Friday, October 23, 2009


This is demagoguery at its finest. The late Senator Ted Kennedy, author of the watershed Immigration Bill of 1965, a bill which effectively added 100 million more consumers to America, increasing its collective footprint by 33%, kisses up to an Hispanic rally in Washington, DC in 2006.

Notice how he hits all the right buttons. Hard work. Love of family. The American dream. And standing up for “our” faith, that is Roman Catholicism. Dear God, those anti-Americans in Congress who oppose us even say that priests are criminals for helping illegal immigrants. They say “report to deport”. I say “report and become American citizens!” Rapturous applause.

Kennedy invoked Martin Luther King, who, he pointed out, spoke not far where this rally was taking place, and promised that one day freedom would reign in America. And one day freedom would come to the illegal aliens in America too, the Senator promised. One champion he did not refer to, however, was Caesar Chavez, a hero of Mexican Americans, who in his time, stood at the border to oppose the entry of illegal immigrants from Mexico. Chavez recognized that they threatened the livelihoods of the Mexicans who had come to America legally and worked hard to establish themselves as law-abiding citizens. Nor did Kennedy mention that African Americans are the biggest victims of the illegal invasion, as it is their low paying jobs which have been displaced in greater numbers by the invaders than any other sector of American society. The late African American Congresswoman Barbara Jordan may have been at the King rally forty years ago, but if she had been alive in 2006, she certainly would not have been at this Washington rally cheering on Senator Quisling and his vision of America, which, after all, citing his brother John, was “a nation of immigrants.” That’s odd, I was under the impression that most of the people resident in the United States were born there. About 88% of them in fact. But then, they don’t count. They won’t work for indecent wages.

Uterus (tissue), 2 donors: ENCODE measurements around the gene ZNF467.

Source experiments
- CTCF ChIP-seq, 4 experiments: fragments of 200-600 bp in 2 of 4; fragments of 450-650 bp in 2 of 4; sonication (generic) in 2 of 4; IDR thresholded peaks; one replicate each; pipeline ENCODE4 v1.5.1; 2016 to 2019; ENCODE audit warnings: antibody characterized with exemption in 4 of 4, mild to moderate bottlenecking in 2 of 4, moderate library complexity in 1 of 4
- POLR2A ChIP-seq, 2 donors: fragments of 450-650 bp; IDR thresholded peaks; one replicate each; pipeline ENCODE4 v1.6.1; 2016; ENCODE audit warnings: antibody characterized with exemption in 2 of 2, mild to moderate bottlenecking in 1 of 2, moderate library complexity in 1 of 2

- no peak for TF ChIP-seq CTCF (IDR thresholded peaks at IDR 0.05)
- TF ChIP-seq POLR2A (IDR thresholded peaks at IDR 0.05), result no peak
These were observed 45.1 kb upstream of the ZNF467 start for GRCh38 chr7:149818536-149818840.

When Kennedy ended his speech here, he screamed out that “I stand with you, and you, and you!!!!” But he has never stood for the native born workers of American, 5 million of whom lost their jobs in the Bush era to the squeeze play of out-sourcing and the cruel competition of cheap foreign labour. Nor did he stand up for the environment, notwithstanding the environmental protection measures he fought for, for it is the environment which has also born the brunt of the runaway immigrant-driven population growth that his 1965 bill inaugurated. While it broke down discriminatory walls against the entry of good people from non-European lands, it carried within it a fatal flaw. Chain migration. For every immigrant who came in through the third world door, a dozen relatives not of the immediate family were able to follow. In one example, cited by a documentary, one Korean immigrant generated, through sponsorship, some 59 other immigrants. Kennedy never revisited that legislation to plug that gaping hole. And why would he? When he looked upon that crowd in Washington, he saw votes. In his words, “I see our immigrant future”. A future, no doubt, where, with a solid bloc of Hispanic citizens behind him, his Democratic Party would have a lock on power. The new Amnesty Bill would determine “the future of our economic growth”

Population and economic growth. More and more jobs for hard working people of faith. A vision of unending plenty and fecundity that somehow the Senator and his liberal allies found compatible with their clean environment agenda and pro-Kyoto aspirations. In the cornucopian liberal-left world view, life is never about limits, it is about growing limits, baking a larger economic pie which more and more folks, especially the foreign poor, can share if only it is distributed fairly and equitably.

It is a vision that if dressed up in the clothing of human rights, can beguile a crowd and confuse the issue.

Kennedy was a wolf in sheep’s clothing. Best friend that the ADM Corporation, Microsoft and cheap labour employers ever had.

It might have been better had he never been born.

Tim Murray
Sept. 4/09

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